North Carolina’s sports betting plans are currently in limbo, but major progress was made this week.
On Thursday, the North Carolina House approved a piece of legislation that calls for a study of the “feasibility” of regulating sports wagering in the state. A newly formed North Carolina Gaming Commission would look at many issues surrounding the activity, including the “positive and negative impacts” of sports betting, and potential revenues and state expenditures from allowing it.
Though the legislation, SB 574, doesn’t explicitly mention mobile sports wagering platforms, the study provisions would allow for a look into whether or not internet betting is a good fit and feasible for North Carolina. There’s already a strong case to be made that it is, given the fact that offshore, unregulated platforms currently take deposits from some sports bettors in North Carolina.
The North Carolina Gaming Commission would be required to report its findings, including any proposed legislation, to the Joint Legislative Oversight Committee on the State Lottery on or before Feb. 15, 2020.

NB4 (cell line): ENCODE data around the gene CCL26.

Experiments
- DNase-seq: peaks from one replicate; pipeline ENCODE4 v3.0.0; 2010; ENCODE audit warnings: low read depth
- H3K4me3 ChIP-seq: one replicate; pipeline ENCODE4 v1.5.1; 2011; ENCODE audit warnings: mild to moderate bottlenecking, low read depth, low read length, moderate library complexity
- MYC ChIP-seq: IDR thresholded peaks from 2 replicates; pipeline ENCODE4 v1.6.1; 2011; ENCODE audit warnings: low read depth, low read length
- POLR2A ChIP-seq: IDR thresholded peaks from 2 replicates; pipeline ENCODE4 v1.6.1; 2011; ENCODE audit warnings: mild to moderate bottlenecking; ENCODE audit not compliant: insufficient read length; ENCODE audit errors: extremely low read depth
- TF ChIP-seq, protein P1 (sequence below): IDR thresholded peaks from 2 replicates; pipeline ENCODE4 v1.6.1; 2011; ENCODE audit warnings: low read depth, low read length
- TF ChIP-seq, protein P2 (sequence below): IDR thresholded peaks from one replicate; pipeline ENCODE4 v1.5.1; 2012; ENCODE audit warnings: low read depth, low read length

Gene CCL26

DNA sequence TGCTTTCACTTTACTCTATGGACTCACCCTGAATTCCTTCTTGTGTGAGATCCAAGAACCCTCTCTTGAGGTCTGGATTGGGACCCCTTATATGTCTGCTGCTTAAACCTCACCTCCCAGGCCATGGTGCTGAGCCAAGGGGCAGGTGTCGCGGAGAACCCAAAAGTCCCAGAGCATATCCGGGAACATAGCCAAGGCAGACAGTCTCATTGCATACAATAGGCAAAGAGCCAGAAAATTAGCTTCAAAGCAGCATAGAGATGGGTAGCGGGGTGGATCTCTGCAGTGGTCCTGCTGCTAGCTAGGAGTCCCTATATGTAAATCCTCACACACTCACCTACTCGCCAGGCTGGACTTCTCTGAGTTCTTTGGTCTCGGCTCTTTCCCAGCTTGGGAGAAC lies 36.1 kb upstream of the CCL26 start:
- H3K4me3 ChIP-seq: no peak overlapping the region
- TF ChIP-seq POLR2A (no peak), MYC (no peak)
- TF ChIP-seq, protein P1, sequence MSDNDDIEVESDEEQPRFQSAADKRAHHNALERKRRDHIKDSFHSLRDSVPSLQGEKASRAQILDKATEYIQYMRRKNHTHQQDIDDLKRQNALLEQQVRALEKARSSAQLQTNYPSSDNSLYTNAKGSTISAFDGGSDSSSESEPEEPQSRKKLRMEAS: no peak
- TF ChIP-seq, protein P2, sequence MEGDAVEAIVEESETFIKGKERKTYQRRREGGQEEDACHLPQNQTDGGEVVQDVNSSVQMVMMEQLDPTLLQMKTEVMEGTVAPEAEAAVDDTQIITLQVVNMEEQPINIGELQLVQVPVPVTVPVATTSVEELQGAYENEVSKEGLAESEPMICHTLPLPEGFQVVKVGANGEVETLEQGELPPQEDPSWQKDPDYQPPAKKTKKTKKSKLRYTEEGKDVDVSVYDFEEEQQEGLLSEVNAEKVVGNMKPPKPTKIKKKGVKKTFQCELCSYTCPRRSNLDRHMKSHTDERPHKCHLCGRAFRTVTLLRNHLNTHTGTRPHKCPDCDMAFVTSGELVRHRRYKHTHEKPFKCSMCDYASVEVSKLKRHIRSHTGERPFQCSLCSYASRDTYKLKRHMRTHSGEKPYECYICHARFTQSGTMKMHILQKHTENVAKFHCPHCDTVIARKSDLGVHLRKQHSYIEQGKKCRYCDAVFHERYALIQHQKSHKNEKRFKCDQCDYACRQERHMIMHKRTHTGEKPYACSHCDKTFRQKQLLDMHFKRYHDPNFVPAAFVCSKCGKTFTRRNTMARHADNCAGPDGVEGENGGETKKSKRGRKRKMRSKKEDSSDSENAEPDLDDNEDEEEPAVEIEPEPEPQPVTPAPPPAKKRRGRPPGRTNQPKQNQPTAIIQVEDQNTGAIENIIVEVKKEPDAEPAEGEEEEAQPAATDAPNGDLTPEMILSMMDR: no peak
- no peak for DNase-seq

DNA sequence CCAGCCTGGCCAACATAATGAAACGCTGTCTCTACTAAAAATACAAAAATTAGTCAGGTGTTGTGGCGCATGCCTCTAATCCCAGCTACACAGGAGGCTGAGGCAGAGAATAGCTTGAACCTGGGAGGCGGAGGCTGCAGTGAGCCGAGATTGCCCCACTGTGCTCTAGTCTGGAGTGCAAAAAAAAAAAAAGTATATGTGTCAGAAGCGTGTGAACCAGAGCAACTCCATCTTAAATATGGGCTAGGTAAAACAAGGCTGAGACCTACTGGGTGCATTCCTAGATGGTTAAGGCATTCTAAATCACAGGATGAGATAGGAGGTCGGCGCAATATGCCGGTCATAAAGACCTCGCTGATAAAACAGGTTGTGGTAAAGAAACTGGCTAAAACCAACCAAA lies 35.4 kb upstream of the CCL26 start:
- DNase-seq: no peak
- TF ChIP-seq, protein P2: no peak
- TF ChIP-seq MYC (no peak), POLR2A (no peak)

SB 574 passed the Senate by a 44-1 vote in early May, and it cleared the House by an 86-26 vote on Thursday. The Senate needs to concur on some of the changes to the bill before it moves to the governor. It doesn’t appear that the bill will run into any brick walls at this point in the legislative process.
Tribal sports betting bill
Separately, a bill on the table this session calls for allowing the state’s two tribal casinos to add sportsbooks. The bill, SB 154, advanced to the House floor this week, and it could have received a vote on Thursday morning as well. SB 154 didn’t receive a vote before the House went on recess until Monday.
The bill was filed in February and cleared the Senate by a 43-7 vote in April.
SB 154 would not allow the Eastern Band of Cherokee Indians to offer online/mobile sports wagering throughout the state. It’s worth noting that SB 574 calls for looking at the “effects” of sports betting at the tribal casinos (assuming it’s authorized). The newly formed NCGC would have no regulatory power or oversight over the tribal casinos.
North Carolina doesn’t have any commercial casinos.
SB 154 is of relatively little importance to North Carolina. According to a report from The News & Observer, the legislation is expected to generate between $1 mm and $1.5 mm in additional annual revenue for state coffers. That’s not a ton of money.
State authorization of sports wagering, potentially under the North Carolina Education Lottery, which already offers gambling over the internet, could be far more lucrative.
Under state-of-the-art online/mobile adoption, North Carolina has the potential to see about $7 billion in annual sports betting handle, according to a 2017 study from Oxford Economics. That potentially could translate to tens of millions of dollars flowing to the state.